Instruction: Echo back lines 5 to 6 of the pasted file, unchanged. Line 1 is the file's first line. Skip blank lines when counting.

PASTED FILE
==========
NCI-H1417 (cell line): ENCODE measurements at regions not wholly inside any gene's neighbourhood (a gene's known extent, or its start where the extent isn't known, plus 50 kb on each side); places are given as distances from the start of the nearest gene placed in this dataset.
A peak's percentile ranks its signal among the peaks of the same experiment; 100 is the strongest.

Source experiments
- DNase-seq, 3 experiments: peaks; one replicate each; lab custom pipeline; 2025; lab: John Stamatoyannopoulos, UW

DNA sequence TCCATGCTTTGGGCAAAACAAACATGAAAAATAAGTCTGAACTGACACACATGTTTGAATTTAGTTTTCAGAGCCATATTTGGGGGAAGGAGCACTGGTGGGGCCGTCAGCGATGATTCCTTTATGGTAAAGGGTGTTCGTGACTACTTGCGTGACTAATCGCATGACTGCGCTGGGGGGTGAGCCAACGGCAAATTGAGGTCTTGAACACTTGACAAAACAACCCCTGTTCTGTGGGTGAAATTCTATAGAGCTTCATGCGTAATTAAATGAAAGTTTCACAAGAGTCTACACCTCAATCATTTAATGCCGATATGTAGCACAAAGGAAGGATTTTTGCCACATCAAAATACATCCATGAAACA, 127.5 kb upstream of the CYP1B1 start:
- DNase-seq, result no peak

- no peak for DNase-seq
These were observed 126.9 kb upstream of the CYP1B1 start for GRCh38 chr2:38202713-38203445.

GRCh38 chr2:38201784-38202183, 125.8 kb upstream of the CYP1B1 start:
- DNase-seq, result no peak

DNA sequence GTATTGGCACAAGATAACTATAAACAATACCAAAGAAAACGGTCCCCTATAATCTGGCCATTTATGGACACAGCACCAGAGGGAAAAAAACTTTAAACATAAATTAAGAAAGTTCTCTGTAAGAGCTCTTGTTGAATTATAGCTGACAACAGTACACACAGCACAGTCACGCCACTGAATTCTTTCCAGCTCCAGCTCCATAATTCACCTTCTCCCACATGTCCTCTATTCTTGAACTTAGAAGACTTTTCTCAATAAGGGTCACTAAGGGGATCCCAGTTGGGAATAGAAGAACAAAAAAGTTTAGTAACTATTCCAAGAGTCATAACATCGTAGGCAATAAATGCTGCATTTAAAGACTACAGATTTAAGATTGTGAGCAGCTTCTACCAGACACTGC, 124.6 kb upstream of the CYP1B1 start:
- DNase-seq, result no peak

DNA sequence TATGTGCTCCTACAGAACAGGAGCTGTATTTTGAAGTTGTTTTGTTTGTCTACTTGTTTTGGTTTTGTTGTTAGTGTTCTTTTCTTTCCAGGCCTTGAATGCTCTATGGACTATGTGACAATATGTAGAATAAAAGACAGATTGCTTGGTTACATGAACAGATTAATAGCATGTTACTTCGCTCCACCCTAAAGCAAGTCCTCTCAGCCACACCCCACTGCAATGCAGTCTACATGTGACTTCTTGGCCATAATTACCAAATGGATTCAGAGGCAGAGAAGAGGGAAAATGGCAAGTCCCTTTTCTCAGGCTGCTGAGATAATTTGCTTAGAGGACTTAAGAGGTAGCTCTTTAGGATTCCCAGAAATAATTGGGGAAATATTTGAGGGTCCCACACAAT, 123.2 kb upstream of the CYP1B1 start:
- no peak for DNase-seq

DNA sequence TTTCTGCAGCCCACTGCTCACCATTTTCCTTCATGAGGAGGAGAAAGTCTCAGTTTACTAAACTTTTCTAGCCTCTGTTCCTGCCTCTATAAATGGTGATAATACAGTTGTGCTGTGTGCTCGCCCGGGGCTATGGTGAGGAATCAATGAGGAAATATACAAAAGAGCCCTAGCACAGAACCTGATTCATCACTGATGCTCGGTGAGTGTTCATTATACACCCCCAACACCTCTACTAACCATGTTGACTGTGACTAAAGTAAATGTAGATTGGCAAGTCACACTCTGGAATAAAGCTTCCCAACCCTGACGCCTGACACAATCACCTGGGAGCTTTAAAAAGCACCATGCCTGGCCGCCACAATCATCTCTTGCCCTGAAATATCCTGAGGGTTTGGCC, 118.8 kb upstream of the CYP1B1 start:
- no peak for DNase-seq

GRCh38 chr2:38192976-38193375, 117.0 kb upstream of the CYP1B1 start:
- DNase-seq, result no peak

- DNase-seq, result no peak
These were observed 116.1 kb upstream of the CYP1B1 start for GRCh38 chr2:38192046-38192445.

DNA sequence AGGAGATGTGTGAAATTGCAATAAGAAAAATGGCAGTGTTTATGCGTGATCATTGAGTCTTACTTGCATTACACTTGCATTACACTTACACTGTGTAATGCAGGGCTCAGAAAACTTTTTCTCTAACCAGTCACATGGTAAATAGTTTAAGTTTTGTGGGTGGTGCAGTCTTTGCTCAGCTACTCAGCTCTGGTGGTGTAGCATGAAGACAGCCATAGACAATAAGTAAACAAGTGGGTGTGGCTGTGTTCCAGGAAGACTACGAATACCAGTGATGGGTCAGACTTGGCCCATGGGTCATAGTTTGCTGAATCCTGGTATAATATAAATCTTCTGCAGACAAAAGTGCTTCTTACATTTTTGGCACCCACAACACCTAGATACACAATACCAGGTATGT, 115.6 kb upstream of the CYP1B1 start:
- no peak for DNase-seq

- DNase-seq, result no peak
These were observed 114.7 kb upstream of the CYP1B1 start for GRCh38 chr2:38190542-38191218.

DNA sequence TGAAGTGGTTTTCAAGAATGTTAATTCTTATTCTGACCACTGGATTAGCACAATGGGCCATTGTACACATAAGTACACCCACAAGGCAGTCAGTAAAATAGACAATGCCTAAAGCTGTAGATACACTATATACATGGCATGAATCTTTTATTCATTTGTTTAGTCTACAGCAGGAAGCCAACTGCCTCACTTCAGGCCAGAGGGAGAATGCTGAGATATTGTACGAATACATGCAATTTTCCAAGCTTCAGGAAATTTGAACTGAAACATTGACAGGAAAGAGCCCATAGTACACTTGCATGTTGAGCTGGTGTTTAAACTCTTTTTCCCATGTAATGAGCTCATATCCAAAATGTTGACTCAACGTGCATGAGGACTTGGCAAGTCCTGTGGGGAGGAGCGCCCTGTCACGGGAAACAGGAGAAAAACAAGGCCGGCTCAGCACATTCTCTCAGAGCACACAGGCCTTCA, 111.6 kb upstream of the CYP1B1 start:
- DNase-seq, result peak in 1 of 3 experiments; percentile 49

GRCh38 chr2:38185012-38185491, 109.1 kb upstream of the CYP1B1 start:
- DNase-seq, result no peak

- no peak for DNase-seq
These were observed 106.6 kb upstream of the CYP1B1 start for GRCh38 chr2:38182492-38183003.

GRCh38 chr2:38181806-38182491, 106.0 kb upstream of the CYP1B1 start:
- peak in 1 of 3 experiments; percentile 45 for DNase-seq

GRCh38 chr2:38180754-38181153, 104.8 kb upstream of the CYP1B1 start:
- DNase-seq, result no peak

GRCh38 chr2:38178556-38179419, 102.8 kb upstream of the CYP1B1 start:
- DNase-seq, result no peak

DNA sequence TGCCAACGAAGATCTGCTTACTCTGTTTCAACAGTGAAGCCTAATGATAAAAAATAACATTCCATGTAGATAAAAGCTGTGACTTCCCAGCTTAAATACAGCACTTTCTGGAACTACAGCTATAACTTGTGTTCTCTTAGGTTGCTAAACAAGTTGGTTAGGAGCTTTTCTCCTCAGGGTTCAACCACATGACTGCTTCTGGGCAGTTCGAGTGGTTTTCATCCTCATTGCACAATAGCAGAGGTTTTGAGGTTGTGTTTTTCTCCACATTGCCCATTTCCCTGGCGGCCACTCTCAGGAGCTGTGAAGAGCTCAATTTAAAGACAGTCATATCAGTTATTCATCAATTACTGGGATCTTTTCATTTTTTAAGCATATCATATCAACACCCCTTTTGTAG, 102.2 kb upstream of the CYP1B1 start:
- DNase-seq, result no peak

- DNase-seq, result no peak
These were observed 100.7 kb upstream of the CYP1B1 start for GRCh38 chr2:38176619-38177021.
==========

DNA sequence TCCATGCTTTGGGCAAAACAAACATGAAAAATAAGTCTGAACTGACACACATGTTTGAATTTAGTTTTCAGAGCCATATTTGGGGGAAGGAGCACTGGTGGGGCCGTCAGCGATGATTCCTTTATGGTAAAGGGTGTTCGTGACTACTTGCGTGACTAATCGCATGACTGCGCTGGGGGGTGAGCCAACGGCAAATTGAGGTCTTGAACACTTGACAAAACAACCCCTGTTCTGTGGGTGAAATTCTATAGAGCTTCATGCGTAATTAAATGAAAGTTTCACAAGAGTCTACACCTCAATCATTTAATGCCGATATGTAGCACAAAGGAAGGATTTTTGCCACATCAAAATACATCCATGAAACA, 127.5 kb upstream of the CYP1B1 start:
- DNase-seq, result no peak